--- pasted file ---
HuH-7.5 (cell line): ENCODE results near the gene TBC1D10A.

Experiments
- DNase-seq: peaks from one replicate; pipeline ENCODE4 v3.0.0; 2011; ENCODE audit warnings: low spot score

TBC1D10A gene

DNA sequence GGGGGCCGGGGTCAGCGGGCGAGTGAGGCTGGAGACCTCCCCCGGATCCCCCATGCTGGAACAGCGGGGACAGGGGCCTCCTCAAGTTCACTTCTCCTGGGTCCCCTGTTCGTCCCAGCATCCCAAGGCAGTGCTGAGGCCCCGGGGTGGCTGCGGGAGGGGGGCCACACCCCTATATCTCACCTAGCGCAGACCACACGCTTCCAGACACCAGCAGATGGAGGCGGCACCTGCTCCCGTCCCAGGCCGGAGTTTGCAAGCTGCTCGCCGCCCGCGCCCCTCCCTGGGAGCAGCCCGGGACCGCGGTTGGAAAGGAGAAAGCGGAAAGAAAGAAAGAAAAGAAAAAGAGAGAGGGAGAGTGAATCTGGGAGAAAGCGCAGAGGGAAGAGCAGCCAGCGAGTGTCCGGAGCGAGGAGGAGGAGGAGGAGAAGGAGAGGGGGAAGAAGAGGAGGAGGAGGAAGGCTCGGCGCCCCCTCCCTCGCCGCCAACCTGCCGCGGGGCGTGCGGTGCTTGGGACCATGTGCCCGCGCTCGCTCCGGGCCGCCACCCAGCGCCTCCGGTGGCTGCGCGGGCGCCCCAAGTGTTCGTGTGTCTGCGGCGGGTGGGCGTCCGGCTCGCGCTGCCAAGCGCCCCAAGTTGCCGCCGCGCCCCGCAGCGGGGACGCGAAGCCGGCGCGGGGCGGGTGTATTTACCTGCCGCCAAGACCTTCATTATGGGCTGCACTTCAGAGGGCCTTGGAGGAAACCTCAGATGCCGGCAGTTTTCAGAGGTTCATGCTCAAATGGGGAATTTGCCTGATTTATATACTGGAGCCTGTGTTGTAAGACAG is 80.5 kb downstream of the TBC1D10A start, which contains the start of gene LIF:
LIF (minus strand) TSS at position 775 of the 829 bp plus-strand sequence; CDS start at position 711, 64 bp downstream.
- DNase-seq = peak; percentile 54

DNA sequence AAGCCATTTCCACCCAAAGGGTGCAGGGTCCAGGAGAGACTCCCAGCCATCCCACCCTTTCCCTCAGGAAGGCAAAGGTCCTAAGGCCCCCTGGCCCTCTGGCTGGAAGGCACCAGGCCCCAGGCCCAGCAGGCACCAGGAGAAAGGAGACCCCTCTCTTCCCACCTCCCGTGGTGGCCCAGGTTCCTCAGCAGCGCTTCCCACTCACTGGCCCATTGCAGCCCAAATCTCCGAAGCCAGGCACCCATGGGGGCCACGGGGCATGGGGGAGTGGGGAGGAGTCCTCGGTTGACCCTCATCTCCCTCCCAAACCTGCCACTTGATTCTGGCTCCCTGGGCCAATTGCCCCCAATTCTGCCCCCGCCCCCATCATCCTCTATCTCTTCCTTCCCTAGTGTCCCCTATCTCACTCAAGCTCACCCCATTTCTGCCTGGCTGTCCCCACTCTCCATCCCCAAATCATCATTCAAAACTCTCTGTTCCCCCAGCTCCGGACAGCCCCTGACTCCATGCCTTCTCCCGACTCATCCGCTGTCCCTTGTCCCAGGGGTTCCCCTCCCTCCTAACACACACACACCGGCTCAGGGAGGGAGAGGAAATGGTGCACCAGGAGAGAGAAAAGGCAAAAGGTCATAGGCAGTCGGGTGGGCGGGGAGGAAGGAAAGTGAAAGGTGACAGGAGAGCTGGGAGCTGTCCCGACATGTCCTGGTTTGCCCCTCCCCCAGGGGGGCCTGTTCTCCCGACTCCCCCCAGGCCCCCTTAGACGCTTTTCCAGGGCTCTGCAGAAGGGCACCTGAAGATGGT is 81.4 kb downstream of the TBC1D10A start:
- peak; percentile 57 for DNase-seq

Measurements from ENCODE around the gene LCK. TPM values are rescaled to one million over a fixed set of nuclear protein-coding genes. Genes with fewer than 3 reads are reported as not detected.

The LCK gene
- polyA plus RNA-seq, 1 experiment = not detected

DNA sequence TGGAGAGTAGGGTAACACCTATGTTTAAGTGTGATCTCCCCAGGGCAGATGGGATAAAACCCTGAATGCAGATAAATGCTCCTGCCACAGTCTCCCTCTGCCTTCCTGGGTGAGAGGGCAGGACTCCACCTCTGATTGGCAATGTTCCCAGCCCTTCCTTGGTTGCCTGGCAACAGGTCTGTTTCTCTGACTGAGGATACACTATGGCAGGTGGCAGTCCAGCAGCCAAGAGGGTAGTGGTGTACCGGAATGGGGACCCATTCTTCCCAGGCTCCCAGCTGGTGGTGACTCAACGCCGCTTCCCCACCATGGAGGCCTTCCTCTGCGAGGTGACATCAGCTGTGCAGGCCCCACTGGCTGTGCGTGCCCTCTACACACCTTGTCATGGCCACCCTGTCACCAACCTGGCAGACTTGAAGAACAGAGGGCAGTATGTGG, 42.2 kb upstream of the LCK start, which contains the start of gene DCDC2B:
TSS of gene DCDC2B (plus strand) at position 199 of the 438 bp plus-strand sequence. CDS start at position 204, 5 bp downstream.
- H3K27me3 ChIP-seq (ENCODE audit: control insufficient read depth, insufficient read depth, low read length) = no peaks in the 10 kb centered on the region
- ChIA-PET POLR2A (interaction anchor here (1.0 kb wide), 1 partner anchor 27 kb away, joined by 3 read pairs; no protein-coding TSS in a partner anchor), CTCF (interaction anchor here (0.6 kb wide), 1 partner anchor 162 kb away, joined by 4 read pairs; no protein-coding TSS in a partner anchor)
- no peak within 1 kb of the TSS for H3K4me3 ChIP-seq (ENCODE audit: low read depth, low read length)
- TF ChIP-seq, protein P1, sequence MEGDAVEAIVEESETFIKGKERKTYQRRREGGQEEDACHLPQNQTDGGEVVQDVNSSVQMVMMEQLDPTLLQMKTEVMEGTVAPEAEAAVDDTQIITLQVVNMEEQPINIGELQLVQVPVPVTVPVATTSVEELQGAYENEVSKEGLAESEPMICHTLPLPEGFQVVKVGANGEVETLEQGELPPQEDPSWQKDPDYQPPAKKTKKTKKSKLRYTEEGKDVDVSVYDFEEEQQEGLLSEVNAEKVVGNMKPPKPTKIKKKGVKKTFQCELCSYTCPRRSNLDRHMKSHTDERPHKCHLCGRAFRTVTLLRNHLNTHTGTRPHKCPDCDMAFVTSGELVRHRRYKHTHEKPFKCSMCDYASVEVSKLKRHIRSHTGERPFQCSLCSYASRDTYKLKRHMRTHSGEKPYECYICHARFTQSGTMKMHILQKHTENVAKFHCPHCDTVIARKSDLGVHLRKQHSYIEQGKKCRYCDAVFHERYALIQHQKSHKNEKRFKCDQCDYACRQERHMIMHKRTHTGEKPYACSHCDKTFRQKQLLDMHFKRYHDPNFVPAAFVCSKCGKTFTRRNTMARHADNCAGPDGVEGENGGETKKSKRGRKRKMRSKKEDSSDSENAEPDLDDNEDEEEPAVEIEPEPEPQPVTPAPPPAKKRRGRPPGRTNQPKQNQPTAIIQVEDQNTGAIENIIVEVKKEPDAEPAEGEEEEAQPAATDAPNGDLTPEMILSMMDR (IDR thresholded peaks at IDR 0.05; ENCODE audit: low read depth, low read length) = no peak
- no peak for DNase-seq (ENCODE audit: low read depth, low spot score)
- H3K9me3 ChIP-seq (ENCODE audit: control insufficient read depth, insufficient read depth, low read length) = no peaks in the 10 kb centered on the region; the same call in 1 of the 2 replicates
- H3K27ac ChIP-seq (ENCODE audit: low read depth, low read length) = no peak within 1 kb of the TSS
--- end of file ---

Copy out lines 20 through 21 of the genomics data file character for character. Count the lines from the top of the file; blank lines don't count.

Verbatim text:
- H3K9me3 ChIP-seq (ENCODE audit: control insufficient read depth, insufficient read depth, low read length) = no peaks in the 10 kb centered on the region; the same call in 1 of the 2 replicates
- H3K27ac ChIP-seq (ENCODE audit: low read depth, low read length) = no peak within 1 kb of the TSS